Ukraine’s stand against Russia makes it part of the West, Slovakian FM says

Russia’s invasion of Ukraine, a country that borders Slovakia, has been of particular concern to Slovakian Foreign Minister Ivan Korcok, he told the Post.

 Foreign Minister Yair Lapid and Slovakian Foreign Minister Ivan Korcok.  (photo credit: RAFI BEN HAKOON/GPO)
Foreign Minister Yair Lapid and Slovakian Foreign Minister Ivan Korcok.
(photo credit: RAFI BEN HAKOON/GPO)

Ukraine’s heroic stand against Russian aggression has made it part of the political bloc of Western countries and as such deserves their backing, Slovakian Foreign Minister Ivan Korcok told The Jerusalem Post.

“With this heroic defense and fight for the existence of freedom and sovereignty of its country,” Korcok said, “Ukraine has already become part of the political West, even without becoming an institutional part of the West... there is no doubt about that.”

Russia’s invasion of Ukraine, a country that borders Slovakia, has been of particular concern to Korcok, who on Thursday wrapped up a two-day trip to Israel to strengthen his country’s ties with the Jewish state.

He visited Israel during the Gaza war in May of last year, together with his counterparts from Germany and the Czech Republic, as a show of solidarity.

Slovakia was one of the Ukrainian border countries that Foreign Minister Yair Lapid visited in March, shortly after the start of the war on February 24. The Foreign Ministry and Israeli envoys have had a presence at the Ukrainian borders to help Israeli and Jewish refugees who are fleeing the war.

 Slovakian Foreign Minister Ivan Korcok. (credit: RAFI BEN HAKOON/GPO) Slovakian Foreign Minister Ivan Korcok. (credit: RAFI BEN HAKOON/GPO)

Slovakia and Israel also enjoy strong defense ties. Last year, Slovakia signed a major agreement with Israel to purchase radar systems to bolster its air defenses.

The concern in his country about Russia’s war against Ukraine is very high, Korcok said.

“I feel a fear of our citizens who all of a sudden are confronted with the war next door – it is literally on the border of Slovakia and Ukraine,” he explained.

It is “unthinkable” that “in the 21st century we see one country massively invading another country,” he said. Even worse, “Russia is trying to legitimize that aggression by depriving the country [Ukraine] of the right to exist. Don’t forget: That is the narrative by which the Russian Federation wants to justify the war and that is absolutely unacceptable.

“This aggression has ruined and literally destroyed the entire European security architecture,” Slovakia's foreign minister said.

Lapid has been one of the more vocal high-level Israeli diplomats to condemn Russia’s war on Ukraine.

“I appreciate the clear stance and position as presented by my friend and colleague Yair Lapid,” Korcok said.

“The entire democratic, community including Israel, has presented a very clear stance," he said. "This is a gross violation of international law by Russia and we count on Israel in this difficult situation, where we call on Russia to stop this war.”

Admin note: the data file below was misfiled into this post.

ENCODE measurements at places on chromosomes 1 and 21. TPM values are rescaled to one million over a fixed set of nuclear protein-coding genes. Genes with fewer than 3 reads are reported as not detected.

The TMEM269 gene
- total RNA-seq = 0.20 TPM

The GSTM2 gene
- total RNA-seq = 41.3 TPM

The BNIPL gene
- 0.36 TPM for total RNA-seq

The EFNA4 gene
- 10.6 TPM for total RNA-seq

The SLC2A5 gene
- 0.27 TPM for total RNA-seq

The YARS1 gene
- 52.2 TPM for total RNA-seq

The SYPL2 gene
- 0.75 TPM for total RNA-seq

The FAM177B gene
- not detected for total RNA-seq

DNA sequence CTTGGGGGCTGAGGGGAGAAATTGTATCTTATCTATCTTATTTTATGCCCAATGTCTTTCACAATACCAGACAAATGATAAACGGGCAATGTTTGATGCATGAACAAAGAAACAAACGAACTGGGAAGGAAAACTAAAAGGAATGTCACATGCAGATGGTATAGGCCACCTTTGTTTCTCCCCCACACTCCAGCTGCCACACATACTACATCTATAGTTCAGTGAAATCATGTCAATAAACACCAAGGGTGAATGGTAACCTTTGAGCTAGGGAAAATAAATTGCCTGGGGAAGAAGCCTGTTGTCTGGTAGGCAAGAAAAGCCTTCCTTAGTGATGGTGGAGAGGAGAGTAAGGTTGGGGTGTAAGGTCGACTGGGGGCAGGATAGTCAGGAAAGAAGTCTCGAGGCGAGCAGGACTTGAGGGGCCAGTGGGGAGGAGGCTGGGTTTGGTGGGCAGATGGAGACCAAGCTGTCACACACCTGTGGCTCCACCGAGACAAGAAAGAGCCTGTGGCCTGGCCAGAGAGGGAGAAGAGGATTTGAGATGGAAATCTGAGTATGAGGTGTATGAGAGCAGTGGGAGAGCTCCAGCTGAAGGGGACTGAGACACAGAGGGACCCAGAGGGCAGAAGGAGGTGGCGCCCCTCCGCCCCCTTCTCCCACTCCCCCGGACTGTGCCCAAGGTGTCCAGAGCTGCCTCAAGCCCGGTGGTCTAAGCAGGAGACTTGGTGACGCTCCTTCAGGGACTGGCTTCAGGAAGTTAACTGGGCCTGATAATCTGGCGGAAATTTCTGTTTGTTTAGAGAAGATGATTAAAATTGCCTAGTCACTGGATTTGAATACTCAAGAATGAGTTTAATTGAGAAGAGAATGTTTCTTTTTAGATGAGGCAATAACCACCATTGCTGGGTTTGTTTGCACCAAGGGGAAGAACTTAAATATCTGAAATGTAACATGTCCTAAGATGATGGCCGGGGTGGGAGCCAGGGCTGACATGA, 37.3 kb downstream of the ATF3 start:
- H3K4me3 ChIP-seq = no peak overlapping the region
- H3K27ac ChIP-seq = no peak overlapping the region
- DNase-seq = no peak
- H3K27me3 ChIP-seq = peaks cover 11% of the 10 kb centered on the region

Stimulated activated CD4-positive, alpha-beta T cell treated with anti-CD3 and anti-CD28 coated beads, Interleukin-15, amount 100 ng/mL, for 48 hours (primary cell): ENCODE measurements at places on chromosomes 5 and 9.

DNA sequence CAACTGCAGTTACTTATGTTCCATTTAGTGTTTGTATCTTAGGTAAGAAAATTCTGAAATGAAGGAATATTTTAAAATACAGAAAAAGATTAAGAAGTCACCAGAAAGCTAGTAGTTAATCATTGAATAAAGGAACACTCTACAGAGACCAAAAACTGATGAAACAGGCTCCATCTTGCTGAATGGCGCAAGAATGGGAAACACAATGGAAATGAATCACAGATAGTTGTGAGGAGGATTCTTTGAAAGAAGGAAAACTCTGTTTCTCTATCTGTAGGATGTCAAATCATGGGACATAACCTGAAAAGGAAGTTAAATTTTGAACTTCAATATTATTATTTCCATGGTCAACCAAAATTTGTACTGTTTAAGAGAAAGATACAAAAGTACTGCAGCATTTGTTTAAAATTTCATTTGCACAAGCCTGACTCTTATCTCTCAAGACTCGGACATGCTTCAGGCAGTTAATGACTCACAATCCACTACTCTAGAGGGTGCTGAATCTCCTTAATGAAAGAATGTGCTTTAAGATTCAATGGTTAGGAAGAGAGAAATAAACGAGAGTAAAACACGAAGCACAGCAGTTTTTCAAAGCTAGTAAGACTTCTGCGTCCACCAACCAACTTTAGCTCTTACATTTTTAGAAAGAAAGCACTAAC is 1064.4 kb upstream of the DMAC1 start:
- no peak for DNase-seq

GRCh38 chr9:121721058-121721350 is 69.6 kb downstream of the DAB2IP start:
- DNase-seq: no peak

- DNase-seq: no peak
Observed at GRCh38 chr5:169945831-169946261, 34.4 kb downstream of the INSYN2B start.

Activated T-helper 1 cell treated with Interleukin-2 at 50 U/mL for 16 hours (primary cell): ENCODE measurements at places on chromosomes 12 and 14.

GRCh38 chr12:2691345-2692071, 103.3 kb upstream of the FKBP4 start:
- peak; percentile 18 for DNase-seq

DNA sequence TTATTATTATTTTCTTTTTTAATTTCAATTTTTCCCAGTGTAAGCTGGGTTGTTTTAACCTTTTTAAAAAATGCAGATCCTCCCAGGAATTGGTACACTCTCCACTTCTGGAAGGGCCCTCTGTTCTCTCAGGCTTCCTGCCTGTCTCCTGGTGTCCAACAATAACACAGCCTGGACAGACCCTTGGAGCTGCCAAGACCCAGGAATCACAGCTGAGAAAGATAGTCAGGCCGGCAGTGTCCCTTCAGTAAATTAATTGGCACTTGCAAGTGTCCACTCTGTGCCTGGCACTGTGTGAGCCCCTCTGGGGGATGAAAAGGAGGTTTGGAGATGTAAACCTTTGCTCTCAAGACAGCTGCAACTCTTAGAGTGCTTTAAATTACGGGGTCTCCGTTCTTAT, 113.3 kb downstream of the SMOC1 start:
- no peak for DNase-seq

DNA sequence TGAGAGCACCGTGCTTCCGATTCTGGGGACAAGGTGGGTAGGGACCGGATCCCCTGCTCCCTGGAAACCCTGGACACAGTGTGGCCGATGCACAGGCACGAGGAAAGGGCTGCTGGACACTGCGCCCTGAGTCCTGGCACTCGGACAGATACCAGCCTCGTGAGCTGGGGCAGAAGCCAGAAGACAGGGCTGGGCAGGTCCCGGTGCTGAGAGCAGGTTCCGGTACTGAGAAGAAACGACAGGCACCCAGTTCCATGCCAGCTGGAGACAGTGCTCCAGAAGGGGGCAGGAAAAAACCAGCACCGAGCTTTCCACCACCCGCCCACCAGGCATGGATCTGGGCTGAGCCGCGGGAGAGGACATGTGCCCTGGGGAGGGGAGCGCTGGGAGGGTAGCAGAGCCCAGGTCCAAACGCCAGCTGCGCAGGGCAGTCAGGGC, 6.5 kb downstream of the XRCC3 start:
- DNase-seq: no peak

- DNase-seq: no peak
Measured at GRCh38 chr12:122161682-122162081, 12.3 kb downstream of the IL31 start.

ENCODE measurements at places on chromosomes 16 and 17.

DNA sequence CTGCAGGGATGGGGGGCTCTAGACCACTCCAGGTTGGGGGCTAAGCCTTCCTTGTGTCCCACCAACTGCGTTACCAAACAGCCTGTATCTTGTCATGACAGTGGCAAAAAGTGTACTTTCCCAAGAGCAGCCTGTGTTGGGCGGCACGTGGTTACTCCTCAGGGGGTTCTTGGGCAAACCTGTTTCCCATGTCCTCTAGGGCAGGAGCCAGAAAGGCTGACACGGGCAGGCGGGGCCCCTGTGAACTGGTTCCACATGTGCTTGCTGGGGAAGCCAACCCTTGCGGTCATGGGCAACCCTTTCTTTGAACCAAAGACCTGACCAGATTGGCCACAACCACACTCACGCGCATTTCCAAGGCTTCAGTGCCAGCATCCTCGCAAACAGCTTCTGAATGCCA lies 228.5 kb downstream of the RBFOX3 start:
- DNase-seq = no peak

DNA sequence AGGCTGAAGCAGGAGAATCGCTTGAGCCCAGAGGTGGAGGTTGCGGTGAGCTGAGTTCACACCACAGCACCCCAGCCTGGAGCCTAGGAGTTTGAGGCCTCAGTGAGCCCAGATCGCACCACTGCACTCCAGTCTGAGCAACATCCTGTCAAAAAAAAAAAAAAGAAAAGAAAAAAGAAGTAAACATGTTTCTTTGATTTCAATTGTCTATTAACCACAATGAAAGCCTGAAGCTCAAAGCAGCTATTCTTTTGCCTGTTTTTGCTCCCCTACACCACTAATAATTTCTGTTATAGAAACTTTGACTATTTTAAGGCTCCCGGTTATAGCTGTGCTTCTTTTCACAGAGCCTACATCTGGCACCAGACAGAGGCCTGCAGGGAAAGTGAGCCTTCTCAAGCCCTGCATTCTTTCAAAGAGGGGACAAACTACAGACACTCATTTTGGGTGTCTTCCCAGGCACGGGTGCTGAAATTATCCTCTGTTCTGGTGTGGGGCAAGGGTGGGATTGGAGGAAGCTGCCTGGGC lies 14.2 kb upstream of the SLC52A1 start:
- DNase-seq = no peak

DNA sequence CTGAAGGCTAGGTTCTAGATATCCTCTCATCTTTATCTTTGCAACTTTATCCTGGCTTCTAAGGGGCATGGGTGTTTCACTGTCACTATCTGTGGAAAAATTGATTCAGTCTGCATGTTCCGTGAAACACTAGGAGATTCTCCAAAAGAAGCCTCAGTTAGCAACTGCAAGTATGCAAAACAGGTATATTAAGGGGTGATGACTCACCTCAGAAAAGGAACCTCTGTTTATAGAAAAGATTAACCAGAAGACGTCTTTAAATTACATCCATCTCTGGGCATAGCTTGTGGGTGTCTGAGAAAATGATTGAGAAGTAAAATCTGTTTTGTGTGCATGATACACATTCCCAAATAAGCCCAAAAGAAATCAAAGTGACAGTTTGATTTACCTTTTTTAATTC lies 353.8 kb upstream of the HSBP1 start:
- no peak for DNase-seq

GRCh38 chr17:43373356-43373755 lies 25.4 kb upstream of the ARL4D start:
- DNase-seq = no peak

THE SECURITY guarantee on which Slovakia most depends is its membership in the North Atlantic Treaty Organization, which is based on the principle that “an attack against one, is an attack against all,” Korcok stated.

Slovakia since 2008 has said it would support Ukraine’s inclusion in NATO, but the conversation now should focus on how to support Kyiv irrespective of the question of institutional membership is Western organizations, he said.

“This is a matter of survival,” Korcok said as he explained that his country is backing Ukraine both diplomatically and with military equipment.

While in Israel, the foreign minister met with President Isaac Herzog and visited Yad Vashem, the World Holocaust Remembrance Center. He discussed with Israeli officials ways to deepen economic and tourism ties, including opening a direct air route between Tel Aviv and Bratislava.

Korcok spoke with the Post on Wednesday evening on the sidelines of an event to mark the opening of the Slovak Institute, which will be a branch of the Slovakian Embassy, dedicated to art and cultural events. It is located on Jerusalem's King David Street.

The Slovakian foreign minister clarified to the Post that the opening of the office in west Jerusalem was a sign of the friendship between the two countries and should not be interpreted as a statement with regard to the diplomatic status of the city as the capital of Israel.

Most of the international community, including the United Nations, does not recognize that Jerusalem is Israel’s capital and as such, most of the embassies located in Israel are in the Tel Aviv area, including Slovakia's.

“When it comes to the city [Jerusalem] we follow the resolutions of the United Nations and the Security Council,” Korcok said.

“We believe that the final status must be an outcome of a solution between Israelis and Palestinians,” he explained. “This is not a political recognition. It is our sincere wish to be present here... I felt a lot of demand from the Slovak public [for this move].

“We have thousands of pilgrims coming every year here, and the Jewish community in Slovakia has been calling for having a presence here. We chose this cultural institute because culture is such an important part of our relations,” Korcok explained.

Lapid, however, was careful to mention that Jerusalem was Israel’s capital in his public remarks at the opening event of the Slovak Institute.

“Precisely where we are standing in Israel’s capital Jerusalem, historical alliances have been formed for thousands of years,” Lapid said. “This alliance between us joins those today. We appreciate and cherish this moment and will cherish it even more in years to come.”